"The word of God will enter the homes and accompany the lives of families and individual people," Benedict said of the program following his traditional noontime blessing on Sunday. "If welcomed, this seed will not fail to bring abundant fruits."


What I wouldn't give to hear an Episcopal bishop say something like that! OK, ok, so some of them do, but most of them, well...

And may I also mention that simple interaction with the Bible is one of the main things that draws Muslims to Christ? Yes, and I do mean just reading or hearing it, aside from any preaching or explanations.

Friday, October 03, 2008

Review this blog...

There is a website here where you can review this blog and let people know how much you like it (or how much you dislike it, I mean, if you really do dislike it...)

Also, Fr Greg has an interesting post on Substitution and Expiation. How soteriological of him!

World Mission and Ramon Llull (aka Raymond Lully)

In case you didn't know one of my great heroes of all times is Raymund Lully, and I have a nice quote about him from one of the many old history books I am reading these days that was dug up from the underbelly of my college's library. The author, speaking of Lull says:

The mission to the non-Christian world, he believed, should be the first concern of the Church, claiming its most capable men and a worthy portion of its property. He advocated missions not only to North Africa but to the east, not only to the Muslims but to the Mongols. He knew the Muslims best, however, and said of them, “Once they were converted, it would be light thing to convert the rest of the world." […] Lull’s idea that the whole church should take up this task came to nought. It continued to be the concern of only a few, chiefly from these two Orders [Franciscans and Dominicans], who were scattered over North Africa and, as occasion offered, in Palestine and Syria. Some did go on to the land of the Mongols.

Beginning From Jerusalem: Christian Expansion through Seventeen Centuries
John Foster, London, 1956, pp. 59, 60

Lull's focus on world mission and frontier mission being central to church life would have to wait for the Reformation and then the birth of evangelicalism, but ultimately in the early 19th Century it gained a very significant following among certain Western evangelical and (later) charismatic churches. There were great examples here and there to the contrary, but placing frontier mission and world mission at the center of the Church's life never took root in Catholicism. (Yes, I'm gonna say that, and it makes me sad.)

High Priests and the early church

One hears from time to time how after Constantine everything went down hill and the leaders of the church came to be equated with priests who, as in the Old Covenant, offered sacrifices on behalf of the people and were, in some way, the mediators of God's grace. It is true that this understanding of the priesthood increased in the Western church, especially in the medieval period. But like it or not we find in as early a document as the Didache, on which I have commented extensively, a clear indication that sacerdotal language for ministers is very early.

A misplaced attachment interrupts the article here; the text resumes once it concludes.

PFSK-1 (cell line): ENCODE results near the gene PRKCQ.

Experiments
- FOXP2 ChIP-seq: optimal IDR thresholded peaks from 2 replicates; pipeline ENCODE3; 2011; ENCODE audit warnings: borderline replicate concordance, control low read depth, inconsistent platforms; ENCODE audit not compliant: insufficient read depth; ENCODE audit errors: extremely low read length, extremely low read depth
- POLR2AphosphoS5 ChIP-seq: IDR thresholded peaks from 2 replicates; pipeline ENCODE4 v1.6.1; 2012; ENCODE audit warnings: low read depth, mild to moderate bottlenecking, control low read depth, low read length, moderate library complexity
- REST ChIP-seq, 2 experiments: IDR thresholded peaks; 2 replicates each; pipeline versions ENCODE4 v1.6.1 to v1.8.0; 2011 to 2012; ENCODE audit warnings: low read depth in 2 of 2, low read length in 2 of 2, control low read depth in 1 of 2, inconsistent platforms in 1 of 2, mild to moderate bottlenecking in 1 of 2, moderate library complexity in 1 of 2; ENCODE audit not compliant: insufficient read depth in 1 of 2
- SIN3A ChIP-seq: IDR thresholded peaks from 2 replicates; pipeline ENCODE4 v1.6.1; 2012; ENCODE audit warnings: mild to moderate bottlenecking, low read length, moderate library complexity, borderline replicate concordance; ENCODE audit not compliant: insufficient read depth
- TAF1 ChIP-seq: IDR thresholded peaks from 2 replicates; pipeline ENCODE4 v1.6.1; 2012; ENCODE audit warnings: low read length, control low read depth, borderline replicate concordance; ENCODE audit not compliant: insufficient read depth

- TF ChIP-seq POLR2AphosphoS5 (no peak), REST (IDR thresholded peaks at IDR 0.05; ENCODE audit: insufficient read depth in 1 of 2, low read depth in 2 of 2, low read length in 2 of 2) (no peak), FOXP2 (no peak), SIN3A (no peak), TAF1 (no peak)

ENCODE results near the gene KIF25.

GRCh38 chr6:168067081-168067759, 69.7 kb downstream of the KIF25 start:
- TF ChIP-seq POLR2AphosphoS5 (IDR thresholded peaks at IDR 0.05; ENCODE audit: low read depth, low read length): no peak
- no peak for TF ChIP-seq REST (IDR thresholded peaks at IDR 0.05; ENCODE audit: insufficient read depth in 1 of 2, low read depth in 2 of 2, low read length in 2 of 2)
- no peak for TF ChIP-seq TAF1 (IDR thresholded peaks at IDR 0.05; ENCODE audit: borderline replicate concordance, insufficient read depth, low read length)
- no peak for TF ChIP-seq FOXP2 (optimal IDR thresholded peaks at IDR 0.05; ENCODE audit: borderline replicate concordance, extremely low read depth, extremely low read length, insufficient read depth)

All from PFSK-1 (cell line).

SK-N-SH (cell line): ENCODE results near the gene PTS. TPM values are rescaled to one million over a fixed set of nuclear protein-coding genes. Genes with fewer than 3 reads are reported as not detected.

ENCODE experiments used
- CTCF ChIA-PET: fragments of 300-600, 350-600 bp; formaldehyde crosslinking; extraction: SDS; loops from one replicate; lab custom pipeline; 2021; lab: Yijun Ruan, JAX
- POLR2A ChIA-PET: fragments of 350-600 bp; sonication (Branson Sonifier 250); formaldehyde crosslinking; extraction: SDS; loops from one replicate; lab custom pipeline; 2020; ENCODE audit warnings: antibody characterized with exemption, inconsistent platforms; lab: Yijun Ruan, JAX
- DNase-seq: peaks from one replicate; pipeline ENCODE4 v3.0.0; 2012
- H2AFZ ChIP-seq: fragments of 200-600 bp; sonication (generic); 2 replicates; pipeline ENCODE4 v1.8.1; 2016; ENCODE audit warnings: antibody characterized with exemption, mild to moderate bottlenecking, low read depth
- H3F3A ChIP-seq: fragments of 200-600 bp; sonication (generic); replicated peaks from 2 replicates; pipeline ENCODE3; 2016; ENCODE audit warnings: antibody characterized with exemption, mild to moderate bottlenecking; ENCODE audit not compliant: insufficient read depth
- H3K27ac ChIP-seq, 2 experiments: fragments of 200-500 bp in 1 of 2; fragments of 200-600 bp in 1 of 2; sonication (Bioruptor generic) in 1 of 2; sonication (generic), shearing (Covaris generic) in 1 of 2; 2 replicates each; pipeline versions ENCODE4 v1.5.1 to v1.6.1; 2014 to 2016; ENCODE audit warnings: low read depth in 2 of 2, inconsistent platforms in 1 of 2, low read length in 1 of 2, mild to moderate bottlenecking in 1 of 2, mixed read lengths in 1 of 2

But like it or not, we find this brazen statement regarding the early church's prophets being not just priests, but high priests:

But every true prophet that wills to abide among you is worthy of his support. So also a true teacher is himself worthy, as the workman, of his support. Every first-fruit, therefore, of the products of wine-press and threshing-floor, of oxen and of sheep, you shall take and give to the prophets, for they are your high priests.

Didache 13

Thursday, October 02, 2008

Bibliography for Islam and Christianity

Broadly speaking, of course, here is a bibliography I have been working on (and am working on) for some time. It is not narrowly tailored, so it has some works on completely Christian issues (sacramental and trinitarian theology) which, in my view, are important for understanding how Christianity relates to Islam and can answer Islam. And vice versa, so there are works on the Islamic jurisprudence (fiqh) which do not at any length discuss Christian themes or ideas, but are nonetheless essential in grasping the otherness of Christianity when approached from the Islamic framework.

Bibliography for Islam and Christianity

by Abu Daoud

Abd al-Masiih. ‘ALLAH? The God of Islam and the God of Christianity?’ in St Francis Magazine Vol 2:4, March 2007.

Arab World Ministeries (AWM) ‘Contextualization of Ministry among Muslims: A Statement on the Appropriate Limits’ in St Francis Magazine Vol 3:1, June 2007.

Armstrong, Karen. 2002. Islam: A Short History. Modern Library Chronicles.

Arthur, J. Bryson. 2001. The Real Church: The GodMan Legacy. Nairobi: Uzima Press.

Bailey, Betty Jane; J. Martin Bailey. 2003. Who are the Christians in the Middle East? Grand Rapids; Cambridge, U.K.: Eerdmans.

Bettenson, Henry, ed. 1967. Documents of the Christian Church, Second Edition. London, Oxford, New York: Oxford University Press.

Caner, Emir Fethi and H. Edward Pruitt. 2006. The Costly Call, Book 2. Grand Rapids, Michigan: Kregel.

Chauvet, Louis-Marie. 1995. Symbol and Sacrament: A Sacramental Reinterpretation of Christian Existence. Translated by Patrick Madigan, Madelaine Beaumont. Collegeville, Minnesota: Liturgical Press.

Chesterton, G. K. 1920. The New Jerusalem. Pub UNK.

Coote, Robert T. ‘Finger on the Pulse: Fifty Years of Missionary Research’ in IBMR, Vol. 24:3.

Cragg, Kenneth. 1991. The Arab Christian: A History in the Middle East. Louisville, Kentucky: Westminster John Knox Press.

_____. 2000. The Call of the Minaret, Third Edition. Oxford: One World Press.

Crombie, Kelvin. 2006. A Jewish Bishop in Jerusalem: The life story of Michael Solomon Alexander. Jerusalem: Nicolayson’s Ltd.